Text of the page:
A dogs’ graveyard? Again I expect to be repelled by its sentimentality. In fact, I find it peaceful and very moving.

14 doggy graves, Portmeirion, Ruth's coastal walk

Further along, I come across trees with massive twisted branches. Spooky.

15 spooky woods, Ruth hiking in Portmeirion, Wales

And, high above the sea, I find a clearing with a bench, and great views to the west towards Porthmadog.

16 view point, Portmeirion, Ruth in Wales, Lleyn Peninsula

From here a path leads down to a beach below, but a couple coming up warn me that the path is steep and eroded, and there is no other route off the beach. So I decide not to climb down, but sit on the bench and have a snack – and take a self-portrait.

17 Ruth Livingstone, lunch break, Portmeirion, Wales

I could stay here for hours. But I haven’t come very far at all, and I must reach Criccieth before sunset.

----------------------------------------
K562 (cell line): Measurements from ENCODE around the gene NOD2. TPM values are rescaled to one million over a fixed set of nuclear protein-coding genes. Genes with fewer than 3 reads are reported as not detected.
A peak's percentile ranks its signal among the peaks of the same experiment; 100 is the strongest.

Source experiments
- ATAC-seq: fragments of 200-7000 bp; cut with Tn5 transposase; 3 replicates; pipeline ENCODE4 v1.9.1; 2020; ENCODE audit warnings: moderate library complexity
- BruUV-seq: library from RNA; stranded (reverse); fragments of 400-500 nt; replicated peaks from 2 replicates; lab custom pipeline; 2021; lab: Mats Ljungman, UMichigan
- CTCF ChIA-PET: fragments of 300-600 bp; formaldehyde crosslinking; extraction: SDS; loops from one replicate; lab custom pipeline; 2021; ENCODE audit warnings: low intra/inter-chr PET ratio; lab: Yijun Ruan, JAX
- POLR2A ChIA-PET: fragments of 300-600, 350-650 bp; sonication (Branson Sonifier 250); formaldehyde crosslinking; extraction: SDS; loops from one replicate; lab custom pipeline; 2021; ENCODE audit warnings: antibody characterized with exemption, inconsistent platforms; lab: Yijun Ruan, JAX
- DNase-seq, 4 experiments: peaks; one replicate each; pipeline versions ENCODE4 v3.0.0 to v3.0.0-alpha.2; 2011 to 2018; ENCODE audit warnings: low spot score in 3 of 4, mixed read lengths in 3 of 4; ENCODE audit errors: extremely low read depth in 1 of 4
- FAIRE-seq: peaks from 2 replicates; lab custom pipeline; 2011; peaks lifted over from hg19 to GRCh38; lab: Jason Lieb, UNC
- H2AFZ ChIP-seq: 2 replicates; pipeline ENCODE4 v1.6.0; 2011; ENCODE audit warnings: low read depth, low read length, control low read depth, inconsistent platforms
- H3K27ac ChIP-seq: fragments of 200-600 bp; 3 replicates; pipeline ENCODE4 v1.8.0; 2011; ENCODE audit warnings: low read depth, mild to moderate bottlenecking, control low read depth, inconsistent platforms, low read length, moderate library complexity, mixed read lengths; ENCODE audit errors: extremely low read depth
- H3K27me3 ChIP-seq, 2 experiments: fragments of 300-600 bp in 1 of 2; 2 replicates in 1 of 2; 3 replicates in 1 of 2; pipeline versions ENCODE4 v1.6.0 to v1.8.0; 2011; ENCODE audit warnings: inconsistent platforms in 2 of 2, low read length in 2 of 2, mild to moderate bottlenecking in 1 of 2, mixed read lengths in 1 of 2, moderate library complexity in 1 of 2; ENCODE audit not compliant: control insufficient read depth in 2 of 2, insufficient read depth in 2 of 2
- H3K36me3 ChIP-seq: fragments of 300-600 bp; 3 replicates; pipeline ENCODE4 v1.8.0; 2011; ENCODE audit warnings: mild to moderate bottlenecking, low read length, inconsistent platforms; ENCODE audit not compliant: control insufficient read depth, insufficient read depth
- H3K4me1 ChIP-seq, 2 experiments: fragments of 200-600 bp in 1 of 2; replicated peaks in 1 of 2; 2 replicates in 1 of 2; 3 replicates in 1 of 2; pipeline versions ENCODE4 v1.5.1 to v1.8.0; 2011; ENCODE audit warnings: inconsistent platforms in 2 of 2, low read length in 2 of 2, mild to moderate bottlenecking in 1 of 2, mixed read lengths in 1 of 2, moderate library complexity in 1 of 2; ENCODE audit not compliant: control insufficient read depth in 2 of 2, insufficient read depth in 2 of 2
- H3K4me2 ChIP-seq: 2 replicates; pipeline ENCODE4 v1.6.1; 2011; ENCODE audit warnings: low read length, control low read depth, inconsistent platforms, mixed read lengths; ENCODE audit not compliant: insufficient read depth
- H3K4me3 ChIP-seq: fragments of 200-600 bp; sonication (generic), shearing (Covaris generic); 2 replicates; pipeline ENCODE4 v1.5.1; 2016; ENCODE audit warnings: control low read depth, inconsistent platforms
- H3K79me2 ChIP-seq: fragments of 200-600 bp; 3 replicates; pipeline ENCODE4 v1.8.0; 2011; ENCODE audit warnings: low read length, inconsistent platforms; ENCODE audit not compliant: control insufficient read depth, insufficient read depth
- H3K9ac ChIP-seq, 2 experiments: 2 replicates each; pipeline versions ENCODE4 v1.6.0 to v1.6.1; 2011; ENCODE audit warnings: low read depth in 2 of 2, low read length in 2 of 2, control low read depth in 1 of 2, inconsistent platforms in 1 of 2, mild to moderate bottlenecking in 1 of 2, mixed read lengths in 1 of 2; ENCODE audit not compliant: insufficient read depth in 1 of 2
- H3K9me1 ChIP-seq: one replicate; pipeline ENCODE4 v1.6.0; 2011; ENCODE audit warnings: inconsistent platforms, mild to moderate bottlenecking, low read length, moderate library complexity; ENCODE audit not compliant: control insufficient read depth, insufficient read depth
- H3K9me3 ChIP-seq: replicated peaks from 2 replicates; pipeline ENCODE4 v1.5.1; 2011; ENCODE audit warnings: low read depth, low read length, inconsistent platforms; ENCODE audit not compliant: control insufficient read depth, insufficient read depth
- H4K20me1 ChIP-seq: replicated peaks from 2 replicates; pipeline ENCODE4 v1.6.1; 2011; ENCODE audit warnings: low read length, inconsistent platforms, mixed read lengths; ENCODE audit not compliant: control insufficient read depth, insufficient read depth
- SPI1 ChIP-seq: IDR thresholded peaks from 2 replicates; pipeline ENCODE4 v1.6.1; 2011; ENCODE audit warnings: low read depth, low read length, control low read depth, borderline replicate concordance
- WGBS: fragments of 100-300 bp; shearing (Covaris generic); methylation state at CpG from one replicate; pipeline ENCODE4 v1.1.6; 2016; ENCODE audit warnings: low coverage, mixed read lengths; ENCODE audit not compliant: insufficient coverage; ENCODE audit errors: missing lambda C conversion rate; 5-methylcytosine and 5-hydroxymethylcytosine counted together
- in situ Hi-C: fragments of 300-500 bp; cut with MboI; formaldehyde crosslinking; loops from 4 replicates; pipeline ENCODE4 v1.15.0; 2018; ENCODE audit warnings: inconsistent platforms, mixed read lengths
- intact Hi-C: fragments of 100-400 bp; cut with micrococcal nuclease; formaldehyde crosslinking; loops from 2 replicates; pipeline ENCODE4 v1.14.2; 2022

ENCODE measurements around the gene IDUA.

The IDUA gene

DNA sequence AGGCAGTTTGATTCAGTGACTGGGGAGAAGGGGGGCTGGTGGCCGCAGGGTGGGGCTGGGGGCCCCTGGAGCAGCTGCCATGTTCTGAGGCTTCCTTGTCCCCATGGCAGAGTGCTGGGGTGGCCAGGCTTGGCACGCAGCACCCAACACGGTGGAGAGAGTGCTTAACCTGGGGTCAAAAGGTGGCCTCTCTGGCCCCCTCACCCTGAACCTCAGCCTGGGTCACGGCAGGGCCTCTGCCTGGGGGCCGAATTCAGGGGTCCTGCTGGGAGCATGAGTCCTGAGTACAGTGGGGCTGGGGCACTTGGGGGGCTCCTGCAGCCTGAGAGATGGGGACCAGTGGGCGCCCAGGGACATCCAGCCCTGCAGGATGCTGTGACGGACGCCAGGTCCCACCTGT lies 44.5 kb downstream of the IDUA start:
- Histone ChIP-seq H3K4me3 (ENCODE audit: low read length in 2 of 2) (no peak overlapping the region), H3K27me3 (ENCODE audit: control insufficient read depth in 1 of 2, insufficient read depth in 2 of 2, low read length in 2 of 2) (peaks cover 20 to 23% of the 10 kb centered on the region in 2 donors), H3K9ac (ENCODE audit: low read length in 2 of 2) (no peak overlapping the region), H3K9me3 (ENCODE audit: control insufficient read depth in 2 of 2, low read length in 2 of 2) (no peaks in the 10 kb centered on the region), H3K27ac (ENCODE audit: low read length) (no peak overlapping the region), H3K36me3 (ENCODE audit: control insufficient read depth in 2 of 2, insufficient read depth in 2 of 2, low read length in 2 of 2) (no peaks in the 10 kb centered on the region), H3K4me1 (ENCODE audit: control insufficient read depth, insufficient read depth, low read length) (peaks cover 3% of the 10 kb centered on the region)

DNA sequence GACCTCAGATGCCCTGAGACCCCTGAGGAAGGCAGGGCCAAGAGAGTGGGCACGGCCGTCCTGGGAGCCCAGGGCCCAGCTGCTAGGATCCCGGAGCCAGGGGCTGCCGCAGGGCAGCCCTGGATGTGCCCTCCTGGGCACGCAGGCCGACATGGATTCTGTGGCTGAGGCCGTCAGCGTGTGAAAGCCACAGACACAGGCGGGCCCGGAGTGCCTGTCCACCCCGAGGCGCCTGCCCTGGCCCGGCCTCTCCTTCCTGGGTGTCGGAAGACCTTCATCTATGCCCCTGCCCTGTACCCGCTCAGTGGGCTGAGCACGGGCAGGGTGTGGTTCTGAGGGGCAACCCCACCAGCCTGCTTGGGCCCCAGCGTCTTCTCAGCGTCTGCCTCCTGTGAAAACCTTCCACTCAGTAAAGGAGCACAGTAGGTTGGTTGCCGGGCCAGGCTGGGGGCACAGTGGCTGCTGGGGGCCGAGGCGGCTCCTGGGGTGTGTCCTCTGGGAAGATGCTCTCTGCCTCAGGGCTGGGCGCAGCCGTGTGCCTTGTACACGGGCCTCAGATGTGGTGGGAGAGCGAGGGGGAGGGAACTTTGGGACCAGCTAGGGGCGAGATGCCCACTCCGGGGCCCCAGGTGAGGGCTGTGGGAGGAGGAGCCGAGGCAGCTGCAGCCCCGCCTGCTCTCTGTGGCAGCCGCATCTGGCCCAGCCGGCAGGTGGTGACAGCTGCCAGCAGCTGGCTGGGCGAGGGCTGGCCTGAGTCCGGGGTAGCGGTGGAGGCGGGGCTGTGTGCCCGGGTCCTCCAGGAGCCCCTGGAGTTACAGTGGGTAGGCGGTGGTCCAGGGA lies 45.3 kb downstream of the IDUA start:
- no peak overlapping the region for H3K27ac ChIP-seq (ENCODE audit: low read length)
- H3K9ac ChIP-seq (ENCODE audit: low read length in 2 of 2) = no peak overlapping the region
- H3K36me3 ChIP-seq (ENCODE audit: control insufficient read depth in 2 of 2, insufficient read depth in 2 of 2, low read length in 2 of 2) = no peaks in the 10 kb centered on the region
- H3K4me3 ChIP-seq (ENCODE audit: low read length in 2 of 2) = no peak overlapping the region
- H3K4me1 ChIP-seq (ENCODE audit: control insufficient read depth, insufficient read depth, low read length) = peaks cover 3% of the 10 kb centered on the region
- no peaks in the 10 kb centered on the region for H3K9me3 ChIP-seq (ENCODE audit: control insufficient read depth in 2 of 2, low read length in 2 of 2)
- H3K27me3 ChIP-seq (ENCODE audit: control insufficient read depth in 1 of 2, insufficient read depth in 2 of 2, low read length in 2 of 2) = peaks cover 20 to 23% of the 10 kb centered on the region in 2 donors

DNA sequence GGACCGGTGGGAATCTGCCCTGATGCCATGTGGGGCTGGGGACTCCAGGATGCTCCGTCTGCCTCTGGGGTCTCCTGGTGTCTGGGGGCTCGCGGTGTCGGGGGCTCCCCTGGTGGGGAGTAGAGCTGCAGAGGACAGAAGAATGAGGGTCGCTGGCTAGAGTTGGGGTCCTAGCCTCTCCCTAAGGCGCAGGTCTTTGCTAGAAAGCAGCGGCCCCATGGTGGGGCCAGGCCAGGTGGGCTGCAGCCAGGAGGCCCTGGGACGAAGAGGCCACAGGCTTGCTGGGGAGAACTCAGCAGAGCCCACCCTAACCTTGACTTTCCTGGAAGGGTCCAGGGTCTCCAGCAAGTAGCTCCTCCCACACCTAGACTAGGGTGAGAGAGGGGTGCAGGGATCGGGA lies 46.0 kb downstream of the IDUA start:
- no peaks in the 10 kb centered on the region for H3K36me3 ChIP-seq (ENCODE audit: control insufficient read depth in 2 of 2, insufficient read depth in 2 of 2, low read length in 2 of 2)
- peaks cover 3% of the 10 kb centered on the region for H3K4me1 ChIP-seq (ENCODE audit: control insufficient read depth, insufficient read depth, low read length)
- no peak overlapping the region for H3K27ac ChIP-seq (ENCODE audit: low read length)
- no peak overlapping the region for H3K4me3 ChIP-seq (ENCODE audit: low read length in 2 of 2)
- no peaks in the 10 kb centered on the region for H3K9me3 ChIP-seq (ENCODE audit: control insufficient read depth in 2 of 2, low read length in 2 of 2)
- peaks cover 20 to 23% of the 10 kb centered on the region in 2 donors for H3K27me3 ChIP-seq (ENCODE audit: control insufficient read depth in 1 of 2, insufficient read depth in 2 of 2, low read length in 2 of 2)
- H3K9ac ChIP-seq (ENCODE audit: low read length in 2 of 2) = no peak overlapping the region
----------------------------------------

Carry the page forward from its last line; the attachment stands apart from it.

[to be continued…]

About Ruth Livingstone

Walker, writer, photographer, blogger, Doctor, woman, etc.
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16 Responses to 221am Penrhyndeudraeth to Portmeirion

  1. owdjockey says:

    Hi Ruth, yes this takes me back. Have only been to Portmeirion once but I found it fascinating. As a teenager I was avid fan of Danger Man, a TV series starring Patrick Macgoohan, which sort of morphed into the Prisoner. It was years ahead of its time and like you say, very surreal.
    You seem to be making the best of the current settled weather.
    Off to the South Wales tomorrow for a little 23 miler. As Number 6 would have said “Be seeing you”

    • Hope you had a good day walking today, Alan. I’m home now, and have just ordered a box set of The Prisoner (second hand off Amazon), as I think I need to find out what all the fuss is about.

  2. owdjockey says:

    Hit Ruth (reprise) try the link below to help with your pronunciation. I am no Welsh speaker, but I try and do my best to get it reasonably close. I usually try and break the words down into shorter parts so…..Penrhyndeudraeth I would pronounce PEN-RIN-DIE-DRY-ETH.